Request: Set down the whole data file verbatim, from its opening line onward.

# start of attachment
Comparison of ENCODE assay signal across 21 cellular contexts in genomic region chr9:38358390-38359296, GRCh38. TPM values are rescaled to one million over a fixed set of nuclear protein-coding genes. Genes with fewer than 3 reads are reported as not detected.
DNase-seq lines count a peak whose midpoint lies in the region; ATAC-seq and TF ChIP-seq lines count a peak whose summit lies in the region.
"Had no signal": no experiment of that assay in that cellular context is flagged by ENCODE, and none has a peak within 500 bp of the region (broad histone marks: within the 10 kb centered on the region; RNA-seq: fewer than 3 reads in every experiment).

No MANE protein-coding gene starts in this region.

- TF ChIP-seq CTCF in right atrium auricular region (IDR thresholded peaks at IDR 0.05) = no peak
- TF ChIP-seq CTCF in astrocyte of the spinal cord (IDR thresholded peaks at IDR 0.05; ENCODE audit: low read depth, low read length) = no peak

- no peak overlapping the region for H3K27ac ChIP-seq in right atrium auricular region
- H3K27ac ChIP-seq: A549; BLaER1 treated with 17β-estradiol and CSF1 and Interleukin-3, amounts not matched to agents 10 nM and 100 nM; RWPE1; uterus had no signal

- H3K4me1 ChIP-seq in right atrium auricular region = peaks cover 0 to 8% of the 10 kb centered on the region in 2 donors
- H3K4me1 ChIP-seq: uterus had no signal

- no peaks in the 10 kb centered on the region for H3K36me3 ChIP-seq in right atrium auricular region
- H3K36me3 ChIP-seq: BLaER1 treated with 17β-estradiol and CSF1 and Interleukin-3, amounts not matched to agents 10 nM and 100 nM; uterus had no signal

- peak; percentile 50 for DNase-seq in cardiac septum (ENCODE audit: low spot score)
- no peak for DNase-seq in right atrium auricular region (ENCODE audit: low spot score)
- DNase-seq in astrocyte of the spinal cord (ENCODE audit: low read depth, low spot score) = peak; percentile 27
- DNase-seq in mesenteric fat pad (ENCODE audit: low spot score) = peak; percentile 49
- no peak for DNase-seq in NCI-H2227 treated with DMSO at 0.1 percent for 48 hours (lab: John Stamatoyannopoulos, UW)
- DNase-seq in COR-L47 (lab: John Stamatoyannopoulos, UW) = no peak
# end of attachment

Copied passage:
Comparison of ENCODE assay signal across 21 cellular contexts in genomic region chr9:38358390-38359296, GRCh38. TPM values are rescaled to one million over a fixed set of nuclear protein-coding genes. Genes with fewer than 3 reads are reported as not detected.
DNase-seq lines count a peak whose midpoint lies in the region; ATAC-seq and TF ChIP-seq lines count a peak whose summit lies in the region.
"Had no signal": no experiment of that assay in that cellular context is flagged by ENCODE, and none has a peak within 500 bp of the region (broad histone marks: within the 10 kb centered on the region; RNA-seq: fewer than 3 reads in every experiment).

No MANE protein-coding gene starts in this region.

- TF ChIP-seq CTCF in right atrium auricular region (IDR thresholded peaks at IDR 0.05) = no peak
- TF ChIP-seq CTCF in astrocyte of the spinal cord (IDR thresholded peaks at IDR 0.05; ENCODE audit: low read depth, low read length) = no peak

- no peak overlapping the region for H3K27ac ChIP-seq in right atrium auricular region
- H3K27ac ChIP-seq: A549; BLaER1 treated with 17β-estradiol and CSF1 and Interleukin-3, amounts not matched to agents 10 nM and 100 nM; RWPE1; uterus had no signal

- H3K4me1 ChIP-seq in right atrium auricular region = peaks cover 0 to 8% of the 10 kb centered on the region in 2 donors
- H3K4me1 ChIP-seq: uterus had no signal

- no peaks in the 10 kb centered on the region for H3K36me3 ChIP-seq in right atrium auricular region
- H3K36me3 ChIP-seq: BLaER1 treated with 17β-estradiol and CSF1 and Interleukin-3, amounts not matched to agents 10 nM and 100 nM; uterus had no signal

- peak; percentile 50 for DNase-seq in cardiac septum (ENCODE audit: low spot score)
- no peak for DNase-seq in right atrium auricular region (ENCODE audit: low spot score)
- DNase-seq in astrocyte of the spinal cord (ENCODE audit: low read depth, low spot score) = peak; percentile 27
- DNase-seq in mesenteric fat pad (ENCODE audit: low spot score) = peak; percentile 49
- no peak for DNase-seq in NCI-H2227 treated with DMSO at 0.1 percent for 48 hours (lab: John Stamatoyannopoulos, UW)
- DNase-seq in COR-L47 (lab: John Stamatoyannopoulos, UW) = no peak